Why online backup? The answer is simple: Time Machine, external disk, or CD – DVD backups are only as secure as the media they are on, and the location they are in. Time Machine backups, despite being wickedly convenient, are likely going to be backed up to your home location. This means that a fire, theft, or device failure will render a Time Machine scheme useless. In addition, frequent travelers will be unable to back up their work while on the road. They will also be unable to restore old backups while on the road as well. Manually backing up to a hard disk or other removable media is fine, but the inconvenience of hiding hard disks in sock drawers, or shipping DVD’s to your sister’s house will likely prevent or hinder you from making that one crucial backup that could save your business. The answer, then, is to mix the convenience and transparency of Time Machine, with the security that an offsite backup provides. This is what online backup services can offer, and Mozy.com provides one of the best services for Mac. Let’s look at some tips on how to use it:
Tip 1: Evaluate the software.
Mozy.com lets you evaluate their software for free, with a backup limit of 2 gigabytes, so why not try that out first? You can find instructions on how to set up the free version at this link.
Tip 2. Do a cumulative backup instead of bulk backing up 20 or 30 gigabytes.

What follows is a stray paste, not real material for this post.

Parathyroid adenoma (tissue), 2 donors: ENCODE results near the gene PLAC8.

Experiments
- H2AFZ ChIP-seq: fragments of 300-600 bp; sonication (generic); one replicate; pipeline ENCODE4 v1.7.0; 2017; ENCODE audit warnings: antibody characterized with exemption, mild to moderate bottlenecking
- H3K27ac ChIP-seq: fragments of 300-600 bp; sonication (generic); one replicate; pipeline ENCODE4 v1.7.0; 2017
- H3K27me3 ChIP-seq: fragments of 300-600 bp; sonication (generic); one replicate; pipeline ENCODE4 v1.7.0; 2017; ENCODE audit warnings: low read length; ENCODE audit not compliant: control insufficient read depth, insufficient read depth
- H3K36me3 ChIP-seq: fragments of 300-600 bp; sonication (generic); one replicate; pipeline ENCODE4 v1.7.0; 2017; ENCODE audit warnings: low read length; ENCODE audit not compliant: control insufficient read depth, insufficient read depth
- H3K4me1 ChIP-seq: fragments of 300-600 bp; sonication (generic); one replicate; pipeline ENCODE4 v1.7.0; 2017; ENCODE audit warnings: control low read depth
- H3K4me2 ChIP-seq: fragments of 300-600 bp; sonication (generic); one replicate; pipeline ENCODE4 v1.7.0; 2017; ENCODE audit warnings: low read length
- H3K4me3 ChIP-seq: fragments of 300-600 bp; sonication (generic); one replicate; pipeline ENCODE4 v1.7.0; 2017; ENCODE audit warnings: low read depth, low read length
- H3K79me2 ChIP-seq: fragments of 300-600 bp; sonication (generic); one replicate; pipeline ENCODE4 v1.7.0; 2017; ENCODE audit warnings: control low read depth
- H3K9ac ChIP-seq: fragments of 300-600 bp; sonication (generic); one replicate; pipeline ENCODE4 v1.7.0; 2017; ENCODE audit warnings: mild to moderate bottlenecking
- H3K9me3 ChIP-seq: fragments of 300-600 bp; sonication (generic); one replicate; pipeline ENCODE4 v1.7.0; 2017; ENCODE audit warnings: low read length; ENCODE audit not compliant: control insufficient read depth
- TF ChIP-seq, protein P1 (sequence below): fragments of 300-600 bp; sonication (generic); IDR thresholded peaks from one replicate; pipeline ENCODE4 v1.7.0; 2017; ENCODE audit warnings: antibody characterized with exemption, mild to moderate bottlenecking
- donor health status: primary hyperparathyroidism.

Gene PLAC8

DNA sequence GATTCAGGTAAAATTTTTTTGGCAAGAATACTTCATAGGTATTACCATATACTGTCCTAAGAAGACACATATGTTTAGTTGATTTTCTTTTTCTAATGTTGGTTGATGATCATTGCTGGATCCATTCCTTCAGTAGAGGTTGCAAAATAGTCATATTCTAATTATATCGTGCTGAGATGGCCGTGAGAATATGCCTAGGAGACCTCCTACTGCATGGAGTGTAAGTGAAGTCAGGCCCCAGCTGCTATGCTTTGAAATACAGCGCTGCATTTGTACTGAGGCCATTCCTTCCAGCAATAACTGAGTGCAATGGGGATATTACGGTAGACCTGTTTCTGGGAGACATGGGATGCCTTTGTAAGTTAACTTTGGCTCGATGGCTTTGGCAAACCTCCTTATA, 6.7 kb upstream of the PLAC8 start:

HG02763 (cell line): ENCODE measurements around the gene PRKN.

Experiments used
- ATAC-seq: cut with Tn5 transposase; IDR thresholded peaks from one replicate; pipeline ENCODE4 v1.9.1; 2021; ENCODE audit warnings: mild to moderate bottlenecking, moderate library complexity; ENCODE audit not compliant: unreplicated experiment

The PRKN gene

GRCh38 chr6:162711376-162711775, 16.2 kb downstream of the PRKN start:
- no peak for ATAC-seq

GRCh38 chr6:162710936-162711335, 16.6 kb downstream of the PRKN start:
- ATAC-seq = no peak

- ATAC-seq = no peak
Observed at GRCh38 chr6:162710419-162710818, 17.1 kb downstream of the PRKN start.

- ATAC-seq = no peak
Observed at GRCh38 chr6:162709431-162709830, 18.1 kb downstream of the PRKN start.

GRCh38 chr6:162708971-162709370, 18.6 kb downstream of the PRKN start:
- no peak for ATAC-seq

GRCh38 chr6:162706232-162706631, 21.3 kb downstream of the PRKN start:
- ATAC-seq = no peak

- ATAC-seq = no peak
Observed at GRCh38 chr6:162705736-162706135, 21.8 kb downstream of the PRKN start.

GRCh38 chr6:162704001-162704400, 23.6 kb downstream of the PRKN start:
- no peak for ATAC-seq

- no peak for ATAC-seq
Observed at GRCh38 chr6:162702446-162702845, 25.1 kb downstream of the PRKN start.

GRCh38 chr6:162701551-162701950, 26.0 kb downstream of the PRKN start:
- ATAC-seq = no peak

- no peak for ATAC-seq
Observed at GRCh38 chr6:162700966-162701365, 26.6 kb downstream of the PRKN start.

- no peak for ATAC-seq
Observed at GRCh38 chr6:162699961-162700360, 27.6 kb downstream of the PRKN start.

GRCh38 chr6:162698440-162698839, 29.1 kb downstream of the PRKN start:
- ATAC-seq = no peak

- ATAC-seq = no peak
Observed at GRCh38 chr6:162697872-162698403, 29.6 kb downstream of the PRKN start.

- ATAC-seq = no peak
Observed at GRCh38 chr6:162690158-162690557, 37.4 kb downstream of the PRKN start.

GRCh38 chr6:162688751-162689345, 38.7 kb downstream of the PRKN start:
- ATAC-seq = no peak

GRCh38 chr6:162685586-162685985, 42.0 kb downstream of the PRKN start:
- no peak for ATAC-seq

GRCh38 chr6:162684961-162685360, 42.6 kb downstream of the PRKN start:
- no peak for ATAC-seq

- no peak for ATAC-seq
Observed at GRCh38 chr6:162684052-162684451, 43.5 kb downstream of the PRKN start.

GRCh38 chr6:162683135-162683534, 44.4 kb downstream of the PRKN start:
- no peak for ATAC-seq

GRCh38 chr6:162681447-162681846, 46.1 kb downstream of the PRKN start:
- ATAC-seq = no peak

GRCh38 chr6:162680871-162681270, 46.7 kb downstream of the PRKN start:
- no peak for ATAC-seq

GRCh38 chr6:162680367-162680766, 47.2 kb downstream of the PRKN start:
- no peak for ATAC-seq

Even though Mozy’s desktop application lets you stop anytime and then later start again where you left off, you will still need to do a preparation of data each time you interrupt the transfer. If you are backing up more than 20 gigabytes of data at once, this preparation phase can be quite significant. You may also have trouble keeping track of what you’ve done already, and what’s left to be done. In order to do a cumulative backup, you can start with a small directory, such as Address Book, and then gradually check larger directories until you are done. When you have finished, you will have selected and backed up all the directories that you want in your backup scheme.
Tip 3. Backup with good sense
This means that since you are dealing with large amounts of traffic, and since Mozy will update the backup each time you change the configuration, name, or content of any directory, you will want to keep the backed up data to a minimum. Here is a brief overview of what each directory can mean for your system, with advice on whether or not to back it up:
1) Address Book. This is your Mac’s Address Book content. This will usually be a very small size, and should definitely be backed up, since loss of personal contacts is one of the worst, yet most easily prevented disasters.
2) Apple Mail. This is the content for your Mac’s Mail.app. If you use Mail.app, you will be able to back up your messages here. This directory can vary in size from almost nothing to quite large, if you don’t keep a tidy inbox. Lots of people will be using Mail to interact with a POP or IMAP mail service, in which case, your messages will already be backed up on your mail provider’s servers. Depending upon your configuration, you may be able to skip this. If you use IMAP folders, you can definitely skip this.